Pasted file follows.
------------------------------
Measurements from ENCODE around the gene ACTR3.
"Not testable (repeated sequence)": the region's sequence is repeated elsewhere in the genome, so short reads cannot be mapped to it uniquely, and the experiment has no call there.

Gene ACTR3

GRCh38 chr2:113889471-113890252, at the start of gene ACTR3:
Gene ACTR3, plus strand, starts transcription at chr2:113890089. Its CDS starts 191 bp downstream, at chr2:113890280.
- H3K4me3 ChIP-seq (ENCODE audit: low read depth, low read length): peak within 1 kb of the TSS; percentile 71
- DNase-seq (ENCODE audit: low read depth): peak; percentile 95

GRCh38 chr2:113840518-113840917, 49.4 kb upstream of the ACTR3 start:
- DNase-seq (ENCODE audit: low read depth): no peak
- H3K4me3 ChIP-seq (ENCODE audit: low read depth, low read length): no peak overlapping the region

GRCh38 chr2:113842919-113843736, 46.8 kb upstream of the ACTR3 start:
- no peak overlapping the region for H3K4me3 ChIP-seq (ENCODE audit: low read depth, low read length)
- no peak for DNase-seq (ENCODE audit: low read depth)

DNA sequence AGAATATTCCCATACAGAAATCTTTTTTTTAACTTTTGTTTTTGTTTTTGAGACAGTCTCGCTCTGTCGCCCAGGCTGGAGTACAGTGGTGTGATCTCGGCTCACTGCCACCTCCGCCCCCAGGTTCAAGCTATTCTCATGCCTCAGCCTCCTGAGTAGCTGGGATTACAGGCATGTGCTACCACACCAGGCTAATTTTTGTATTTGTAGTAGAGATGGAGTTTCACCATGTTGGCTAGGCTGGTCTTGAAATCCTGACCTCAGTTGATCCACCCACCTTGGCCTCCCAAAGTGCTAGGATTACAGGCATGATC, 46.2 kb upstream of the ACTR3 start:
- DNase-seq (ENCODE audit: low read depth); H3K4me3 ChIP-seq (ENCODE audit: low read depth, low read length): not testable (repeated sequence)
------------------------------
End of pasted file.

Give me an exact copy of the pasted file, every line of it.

Measurements from ENCODE around the gene ACTR3.
"Not testable (repeated sequence)": the region's sequence is repeated elsewhere in the genome, so short reads cannot be mapped to it uniquely, and the experiment has no call there.

Gene ACTR3

GRCh38 chr2:113889471-113890252, at the start of gene ACTR3:
Gene ACTR3, plus strand, starts transcription at chr2:113890089. Its CDS starts 191 bp downstream, at chr2:113890280.
- H3K4me3 ChIP-seq (ENCODE audit: low read depth, low read length): peak within 1 kb of the TSS; percentile 71
- DNase-seq (ENCODE audit: low read depth): peak; percentile 95

GRCh38 chr2:113840518-113840917, 49.4 kb upstream of the ACTR3 start:
- DNase-seq (ENCODE audit: low read depth): no peak
- H3K4me3 ChIP-seq (ENCODE audit: low read depth, low read length): no peak overlapping the region

GRCh38 chr2:113842919-113843736, 46.8 kb upstream of the ACTR3 start:
- no peak overlapping the region for H3K4me3 ChIP-seq (ENCODE audit: low read depth, low read length)
- no peak for DNase-seq (ENCODE audit: low read depth)

DNA sequence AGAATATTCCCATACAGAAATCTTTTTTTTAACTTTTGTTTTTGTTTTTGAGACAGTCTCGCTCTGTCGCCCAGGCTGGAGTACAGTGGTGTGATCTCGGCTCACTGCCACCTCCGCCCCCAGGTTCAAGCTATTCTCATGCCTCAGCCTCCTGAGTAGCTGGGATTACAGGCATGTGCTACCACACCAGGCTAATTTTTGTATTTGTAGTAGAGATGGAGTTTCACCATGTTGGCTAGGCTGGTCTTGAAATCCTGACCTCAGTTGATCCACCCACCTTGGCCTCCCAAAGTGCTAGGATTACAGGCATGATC, 46.2 kb upstream of the ACTR3 start:
- DNase-seq (ENCODE audit: low read depth); H3K4me3 ChIP-seq (ENCODE audit: low read depth, low read length): not testable (repeated sequence)